The Ventriloquist

An online publication at and outside the boundary of evangelical Christianity.



April 2013

The Problem of the One (Within) and the Many

by Matthew Nelson, on Theology, April 2013

Ever so vivid in my memory, I recall Dr. Mills’ theatrical antics in front of the classroom in the Dixon Ministry Center in Introduction to Philosophy. In one of the earlier lessons in the class, Mills effortlessly expounded on a perennial and foundational philosophical issue taken up in the Presocratic period: ‘The Problem of the One and the Many.” The ancients were plagued by the tension between unity and diversity in nature; namely, how one fundamental element might be the source of a variety of manifestations, objects, events, and the like. Corresponding to this was the discernable reality of simultaneous constancy and change. Heraclitus (540-480 BCE), Dr. Mills instructed, preferred to accentuate diversity and dynamism over unity and stasis, by using the act of stepping into a rushing river as an analogy to explain his ontological insight: “You cannot step twice into the same river; for fresh waters are ever flowing in upon you. It scatters and it gathers; it advances and retires.” So as not to be awash in the chaotic flux of reality, Heraclitus asserted that there was a unifying principle – the “logos” – that coheres all things – providing substance and structure – so that we could perceive a river as a river. Conversely, Parmenides (510 BCE) advanced a perspective that we commonly associate with the Eastern philosophical tradition that the world of multiplicity and change is an illusion and “the One” as eternal, undifferentiated, immutable, and unmoving is really all that exists.

I then went on to learn in my graduate studies that some posited that there was just one fundamental element (1), others saw an animating force/rationale like Heraclitus (2), while others championed the perspective of Parmenides through the lens of paradox (3), relativism (4), or pluralism (5). Years later, I find myself returning to the world of the Presocrates and their “Problem of the One and the Many” to elucidate the struggles of the present.

Though I’d like to believe that Cedarville University has advanced beyond the dogmatism, authoritarianism, and insular political and other thinking that characterized my time there from 1999-2003 (with notable exceptions), recent developments indicate not (i.e. the issuing of creedal “white papers,” the dismissal of Dr. Ruby and President Brown, and the liquidation of the Philosophy major). In fact, I have, due to these abrupt and brash actions, reason to believe that a return to its fundamentalist, legalistic past may not be too far in the offing. Should Cedarville be “girding its loins” for a protracted campaign against more progressive ways of thinking, they had better “count the cost.” The future belongs not to the current administrators and donors, but to the young Christians in their charge. And these students, as Emergent Church leaders have been quick to point out, are not marching in lock step with the established ecclesial leadership. Given this inter-generational theological/social drift that seems well under way in America, I have hope that Cedarville’s religious Machiavellianism is not long for this world. In the twenty-first century, Christian students just won’t allow their minds to be in bondage as spiritual serfs to a theological vassal. No, the moral buoyancy that the Millennial generation exhibits, according to pollsters and demographers, with regard to climate change, marriage equality, and poverty, and its resistance of the consumerist and materialistic tendencies of its Baby boomer forebears, revitalizes my hope.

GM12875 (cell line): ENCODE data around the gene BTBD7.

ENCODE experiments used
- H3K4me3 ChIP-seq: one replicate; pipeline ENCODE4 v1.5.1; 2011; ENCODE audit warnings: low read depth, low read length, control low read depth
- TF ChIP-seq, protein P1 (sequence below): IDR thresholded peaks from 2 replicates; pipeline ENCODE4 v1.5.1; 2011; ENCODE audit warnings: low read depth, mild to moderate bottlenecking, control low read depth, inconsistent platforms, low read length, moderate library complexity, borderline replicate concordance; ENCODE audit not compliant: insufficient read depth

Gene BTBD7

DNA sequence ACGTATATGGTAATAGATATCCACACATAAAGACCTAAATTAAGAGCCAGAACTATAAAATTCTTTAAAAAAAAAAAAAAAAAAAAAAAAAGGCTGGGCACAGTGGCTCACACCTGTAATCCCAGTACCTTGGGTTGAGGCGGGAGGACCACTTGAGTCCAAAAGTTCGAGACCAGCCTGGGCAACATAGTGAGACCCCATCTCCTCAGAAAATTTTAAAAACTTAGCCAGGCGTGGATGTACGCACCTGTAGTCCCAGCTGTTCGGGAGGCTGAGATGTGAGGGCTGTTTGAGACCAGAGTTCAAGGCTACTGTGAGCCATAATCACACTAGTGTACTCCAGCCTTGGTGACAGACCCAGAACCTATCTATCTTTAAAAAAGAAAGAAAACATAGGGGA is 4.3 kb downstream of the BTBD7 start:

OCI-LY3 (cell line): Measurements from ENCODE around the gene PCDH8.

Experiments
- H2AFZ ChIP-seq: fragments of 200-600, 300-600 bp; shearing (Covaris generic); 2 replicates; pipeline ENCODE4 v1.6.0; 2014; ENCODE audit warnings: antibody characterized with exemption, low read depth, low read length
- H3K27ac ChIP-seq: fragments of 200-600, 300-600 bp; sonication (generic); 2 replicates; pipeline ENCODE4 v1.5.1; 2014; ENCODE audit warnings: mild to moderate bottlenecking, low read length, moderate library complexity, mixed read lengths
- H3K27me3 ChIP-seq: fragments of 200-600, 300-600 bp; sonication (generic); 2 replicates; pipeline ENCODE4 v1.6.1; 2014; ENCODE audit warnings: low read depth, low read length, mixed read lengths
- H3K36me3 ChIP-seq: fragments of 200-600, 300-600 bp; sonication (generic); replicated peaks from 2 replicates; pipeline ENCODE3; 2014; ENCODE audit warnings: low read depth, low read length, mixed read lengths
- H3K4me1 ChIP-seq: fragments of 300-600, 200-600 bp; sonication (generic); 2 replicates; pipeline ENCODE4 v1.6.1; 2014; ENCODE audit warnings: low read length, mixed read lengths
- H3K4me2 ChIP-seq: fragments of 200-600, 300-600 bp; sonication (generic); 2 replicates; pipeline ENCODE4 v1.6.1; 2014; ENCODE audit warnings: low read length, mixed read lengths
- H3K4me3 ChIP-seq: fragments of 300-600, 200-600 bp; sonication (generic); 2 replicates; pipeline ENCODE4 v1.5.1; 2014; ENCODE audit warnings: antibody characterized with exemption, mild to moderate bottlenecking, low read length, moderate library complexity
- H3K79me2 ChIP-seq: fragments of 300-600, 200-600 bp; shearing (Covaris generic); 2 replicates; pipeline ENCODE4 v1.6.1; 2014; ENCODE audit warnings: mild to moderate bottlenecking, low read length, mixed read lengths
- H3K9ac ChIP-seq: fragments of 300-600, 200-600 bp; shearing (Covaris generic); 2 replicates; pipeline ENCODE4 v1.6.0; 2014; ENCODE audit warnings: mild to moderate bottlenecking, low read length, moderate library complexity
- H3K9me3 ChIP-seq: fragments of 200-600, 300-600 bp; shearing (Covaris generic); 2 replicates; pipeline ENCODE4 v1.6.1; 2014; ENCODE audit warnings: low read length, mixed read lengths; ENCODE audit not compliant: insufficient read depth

To you Cedarville students who spurn an occupation of your minds and spirits, I want to offer you some edifying thoughts. As Jesus says, “For those who have ears to hear,” I’d like to cast the ancients’ “Problem of the One and the Many” as an instructive metaphor for how we might help Cedarville University cognitively, spiritually, and morally evolve by sharing some reflections on the following topics: courage, authenticity, and pluralism.

Every Evangelical pretense of certainty to the contrary, existence with all of its multilayered, multifaceted complexity is murky. Reminiscent of Plato’s “Allegory of the Cave,” Saint Paul admits in 1 Corinthians 13:12: “At the present time we see indistinctly by mirrors offering enigmatic reflections.” Such is reality as it is; a reality that the Presocrates understood all too well in their wrangling over the “Problem of the One and the Many.” Deeper study into their world reveals wildly disparate interpretations of reality, even verging on the absurd (Parmenides thought ”The One” was an actual rounded object). Nevertheless, a diversity of perspectives lead to even more insightful and generative understandings of the nature of it all (6). Yet, at Cedarville and elsewhere we hear such ironclad declarations of the nature of the Divine – that which is, ultimately speaking, ineffable, transcendent, and mysterious. Søren Kierkegaard speaks of this in articulating a Christian existentialism, that the world is fundamentally paradoxical, and no more so than in the unifying work of God and humanity in Jesus Christ. It is the Paschal Mystery after all, now isn’t it? The height of theological hubris is to demand others believe as exclusively and certainly authoritative one particular theory of the nature of God or of Jesus’ work on the cross! Who will have the existentialist courage to shoot back that forcing assent to doctrinal statements is antithetical to the Spirit of God working in our lives?